EVERETT — The days may be numbered for bikini baristas who make their living serving up sex along with coffee.
The city of Everett is considering a new law that would require workers at coffee stands and other “quick service” restaurants to adhere to a dress code. At minimum, they would need to wear tank tops and shorts or skirts while on the job.
That means a ban on bikinis, pasties, G-strings and other lingerie — outfits that make it easy for workers to flash body parts for cash tips.
The proposed law also would hold stand owners more accountable, something they’ve been able to dodge to some degree because they are not legally responsible for their employees’ criminal acts. Under the proposed law, if workers ignore the dress code and ply their trade in skimpy outfits, stand owners would face civil fines starting at $250 per violation. The ordinance also spells out a process that could lead to business license revocation in a matter of months.
Bikini businesses would not be prohibited. But if somebody wants to argue a First Amendment right to publicly serve coffee or food while nude or wearing next to nothing, they’d be required to comply with city zoning, licensing and regulations that govern adult-entertainment businesses, the draft ordinance notes.
The proposed law is Everett’s latest shot at addressing recurring problems with sexspresso businesses. Since the stands began opening here nearly a decade ago, there have been repeated arrests for prostitution, lewd conduct and other offenses.
Violations of criminal law still would be pursued, but the city thinks the dress code, civil penalties and license revocation likely would result in swifter enforcement at problem businesses, city spokeswoman Meghan Pembroke said
The city has begun circulating a draft of the ordinance to potentially affected stands, seeking input. The legislation likely won’t be introduced for public hearings for a couple of months, Pembroke said.
A city FAQ sheet about the dress code features sketches of what male and female workers would look like wearing the minimum approved outfits. Instead of being dressed for the beach or bedroom, the sketches depict people who look as if they are readying for a stroll through the park on a sunny day.
The draft ordinance explains the city’s rationale for the new law. Everett’s research has identified what it calls a “bikini business model,” mixing quick-stop food service with outfits that show a lot of skin. There are bikini hot dog stands in Florida and New York, for example. The city says those operations have seen problems similar to what has been documented at local coffee huts.
Everett officials came up with the idea of focusing on the workers’ attire, Pembroke said.
“The city has seen that the minimalistic nature of the clothing worn by baristas at these ‘bikini’ stands lends itself to criminal conduct” because the outfits make it easy to flash patrons, the proposed ordinance says. “Employees and owners of barista stands where this conduct occurs are making large sums of money from overtly sexual, lewd conduct, and prostitution.”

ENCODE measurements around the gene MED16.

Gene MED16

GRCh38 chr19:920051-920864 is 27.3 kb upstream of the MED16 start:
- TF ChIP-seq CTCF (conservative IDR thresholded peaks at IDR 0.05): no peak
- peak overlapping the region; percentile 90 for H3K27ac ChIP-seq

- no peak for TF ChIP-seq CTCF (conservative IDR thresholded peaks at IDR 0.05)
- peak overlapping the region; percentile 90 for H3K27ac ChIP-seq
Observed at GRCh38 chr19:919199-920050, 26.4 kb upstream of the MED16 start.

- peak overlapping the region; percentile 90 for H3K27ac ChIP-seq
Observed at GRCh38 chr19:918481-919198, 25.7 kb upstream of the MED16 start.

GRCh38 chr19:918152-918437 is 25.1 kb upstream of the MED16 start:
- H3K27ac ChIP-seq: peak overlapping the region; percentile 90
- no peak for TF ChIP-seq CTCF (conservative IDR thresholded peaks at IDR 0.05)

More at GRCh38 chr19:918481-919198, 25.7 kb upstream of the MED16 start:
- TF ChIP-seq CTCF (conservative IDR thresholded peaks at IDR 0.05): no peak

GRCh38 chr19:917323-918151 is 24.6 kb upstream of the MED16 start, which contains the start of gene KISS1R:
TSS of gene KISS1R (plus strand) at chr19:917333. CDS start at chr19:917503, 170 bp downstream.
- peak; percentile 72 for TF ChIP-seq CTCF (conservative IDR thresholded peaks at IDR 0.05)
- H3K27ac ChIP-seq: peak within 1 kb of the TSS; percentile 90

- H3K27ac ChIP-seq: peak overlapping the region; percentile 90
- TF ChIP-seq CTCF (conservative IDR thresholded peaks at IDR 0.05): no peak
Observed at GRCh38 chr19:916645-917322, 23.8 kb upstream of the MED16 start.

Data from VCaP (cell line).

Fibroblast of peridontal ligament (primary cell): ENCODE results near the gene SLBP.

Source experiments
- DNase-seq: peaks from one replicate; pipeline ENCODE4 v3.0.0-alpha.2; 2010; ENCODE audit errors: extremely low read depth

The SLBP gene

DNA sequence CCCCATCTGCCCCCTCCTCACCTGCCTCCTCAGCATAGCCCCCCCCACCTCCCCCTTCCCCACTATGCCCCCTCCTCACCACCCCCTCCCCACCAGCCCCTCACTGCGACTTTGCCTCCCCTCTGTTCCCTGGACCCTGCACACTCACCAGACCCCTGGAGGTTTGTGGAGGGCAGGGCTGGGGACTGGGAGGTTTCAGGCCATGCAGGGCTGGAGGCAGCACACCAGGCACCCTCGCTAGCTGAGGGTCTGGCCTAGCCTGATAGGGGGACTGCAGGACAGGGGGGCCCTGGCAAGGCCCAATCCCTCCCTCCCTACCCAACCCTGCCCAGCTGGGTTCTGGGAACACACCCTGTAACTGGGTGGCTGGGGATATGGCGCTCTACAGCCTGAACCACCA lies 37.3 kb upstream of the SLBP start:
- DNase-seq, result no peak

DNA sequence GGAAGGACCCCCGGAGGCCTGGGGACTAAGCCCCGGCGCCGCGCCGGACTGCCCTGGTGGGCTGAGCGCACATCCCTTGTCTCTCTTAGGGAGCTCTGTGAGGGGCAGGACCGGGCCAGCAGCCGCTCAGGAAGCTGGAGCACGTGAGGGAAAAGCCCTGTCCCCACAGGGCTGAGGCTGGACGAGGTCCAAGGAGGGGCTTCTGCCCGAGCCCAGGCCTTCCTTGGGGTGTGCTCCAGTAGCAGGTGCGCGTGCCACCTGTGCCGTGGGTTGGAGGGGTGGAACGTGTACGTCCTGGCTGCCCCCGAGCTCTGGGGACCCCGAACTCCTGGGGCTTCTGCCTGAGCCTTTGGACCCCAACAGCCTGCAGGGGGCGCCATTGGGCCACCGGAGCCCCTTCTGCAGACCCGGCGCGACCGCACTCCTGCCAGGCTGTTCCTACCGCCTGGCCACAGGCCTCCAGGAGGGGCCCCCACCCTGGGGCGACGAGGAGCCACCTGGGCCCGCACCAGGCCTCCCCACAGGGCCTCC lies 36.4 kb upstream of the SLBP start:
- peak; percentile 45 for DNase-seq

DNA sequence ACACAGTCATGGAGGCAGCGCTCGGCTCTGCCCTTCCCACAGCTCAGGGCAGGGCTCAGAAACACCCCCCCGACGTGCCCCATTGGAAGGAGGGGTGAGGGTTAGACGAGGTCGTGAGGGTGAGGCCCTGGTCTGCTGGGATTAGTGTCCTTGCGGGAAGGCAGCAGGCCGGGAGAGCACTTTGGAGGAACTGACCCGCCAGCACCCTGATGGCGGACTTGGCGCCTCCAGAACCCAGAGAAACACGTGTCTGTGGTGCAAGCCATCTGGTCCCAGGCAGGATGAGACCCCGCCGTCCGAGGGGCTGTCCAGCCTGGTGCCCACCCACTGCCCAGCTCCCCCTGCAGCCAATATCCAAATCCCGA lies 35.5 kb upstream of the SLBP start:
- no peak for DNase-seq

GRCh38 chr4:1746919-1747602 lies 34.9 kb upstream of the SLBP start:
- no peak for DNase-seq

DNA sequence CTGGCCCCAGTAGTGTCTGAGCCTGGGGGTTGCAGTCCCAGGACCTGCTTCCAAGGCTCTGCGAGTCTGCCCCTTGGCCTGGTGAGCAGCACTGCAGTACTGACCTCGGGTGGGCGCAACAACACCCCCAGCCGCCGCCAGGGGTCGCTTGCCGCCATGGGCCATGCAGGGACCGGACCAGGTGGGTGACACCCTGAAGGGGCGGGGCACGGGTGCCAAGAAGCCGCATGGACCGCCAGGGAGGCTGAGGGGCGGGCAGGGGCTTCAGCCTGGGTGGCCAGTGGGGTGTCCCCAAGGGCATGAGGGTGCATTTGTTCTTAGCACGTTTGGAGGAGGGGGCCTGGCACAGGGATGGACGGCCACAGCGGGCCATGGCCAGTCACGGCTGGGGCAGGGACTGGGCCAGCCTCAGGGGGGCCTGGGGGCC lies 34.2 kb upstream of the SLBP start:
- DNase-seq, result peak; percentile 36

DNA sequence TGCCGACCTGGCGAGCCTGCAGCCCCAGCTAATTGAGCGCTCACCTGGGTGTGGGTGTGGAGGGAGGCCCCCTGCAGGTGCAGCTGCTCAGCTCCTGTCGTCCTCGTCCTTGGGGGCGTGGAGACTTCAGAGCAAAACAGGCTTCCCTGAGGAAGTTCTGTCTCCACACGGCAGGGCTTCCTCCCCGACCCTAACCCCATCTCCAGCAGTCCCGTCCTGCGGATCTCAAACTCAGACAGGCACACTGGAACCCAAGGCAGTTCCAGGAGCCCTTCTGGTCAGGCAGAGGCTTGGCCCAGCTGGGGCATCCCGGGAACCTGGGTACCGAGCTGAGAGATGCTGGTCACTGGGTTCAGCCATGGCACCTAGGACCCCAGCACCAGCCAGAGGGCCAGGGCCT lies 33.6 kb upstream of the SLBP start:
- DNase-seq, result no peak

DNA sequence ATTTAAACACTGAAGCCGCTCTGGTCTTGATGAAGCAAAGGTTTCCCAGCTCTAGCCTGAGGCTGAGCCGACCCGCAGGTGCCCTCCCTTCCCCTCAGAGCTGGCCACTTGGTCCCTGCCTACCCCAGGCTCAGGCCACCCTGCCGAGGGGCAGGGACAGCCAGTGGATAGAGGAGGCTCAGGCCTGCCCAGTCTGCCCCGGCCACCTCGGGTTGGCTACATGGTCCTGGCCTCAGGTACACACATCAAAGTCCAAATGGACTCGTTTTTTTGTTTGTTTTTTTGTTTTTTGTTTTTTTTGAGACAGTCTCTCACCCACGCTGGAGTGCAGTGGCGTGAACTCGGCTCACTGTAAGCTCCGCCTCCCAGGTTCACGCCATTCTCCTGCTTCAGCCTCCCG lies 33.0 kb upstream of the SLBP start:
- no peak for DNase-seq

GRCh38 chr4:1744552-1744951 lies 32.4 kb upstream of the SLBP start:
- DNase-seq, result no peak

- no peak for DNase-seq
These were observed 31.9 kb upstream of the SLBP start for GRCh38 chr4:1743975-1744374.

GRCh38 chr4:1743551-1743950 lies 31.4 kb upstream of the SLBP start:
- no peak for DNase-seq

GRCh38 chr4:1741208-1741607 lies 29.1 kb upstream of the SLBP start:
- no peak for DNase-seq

Everett detectives in 2013 teamed up with FBI agents for an investigation of bikini coffee stands in the city and elsewhere around Snohomish County.
When the raids came, detectives said several of the businesses were operated as drive-through brothels. The bikini stands had appropriated the business model long associated with strip clubs, where workers pay the owner for a chance to make money from patrons willing to pay for sexual behavior, investigators found.
One Everett sexspresso pioneer, Carmela Panico, was a former exotic dancer. For many years she’d helped run strip clubs in Washington formerly owned by the notorious Colocurcio family. Panico installed stripper poles at her coffee stands and hired former nude dancers to serve drinks.
Before she was shut down, Panico admitted raking in multimillion-dollar profits. She also used sexual favors to convince a former Snohomish County sheriff’s sergeant to engage in public corruption, tipping her off when her operations were under surveillance. The deputy lost his job and was sentenced to a year in jail.
Panico pleaded guilty to promoting prostitution. She turned over ownership of two roadside coffee stands to the city, which promptly reduced them to rubble in 2014. The city also has used public nuisance laws to crack down on other stands.
Everett has been criticized for its response to the businesses — by some for not taking more dramatic steps to address the open-air sex trade; by others for directing significant police resources toward what they saw as a victim-less vice.
Even public records about the coffee huts have created headaches. The city is gearing up for a legal battle to determine whether it should be compelled to provide police surveillance videos of baristas misbehaving to a convicted rapist now serving two life sentences. Inmate Jamie Wallin contends he should be provided copies of the videos under the state Public Records Act.
Meanwhile, many coffee stands in Everett have taken steps to avoid being confused with bikini huts. They’ve begun advertising themselves as family-friendly.
Scott North: 425-339-3431; email@example.com. Twitter: @snorthnews.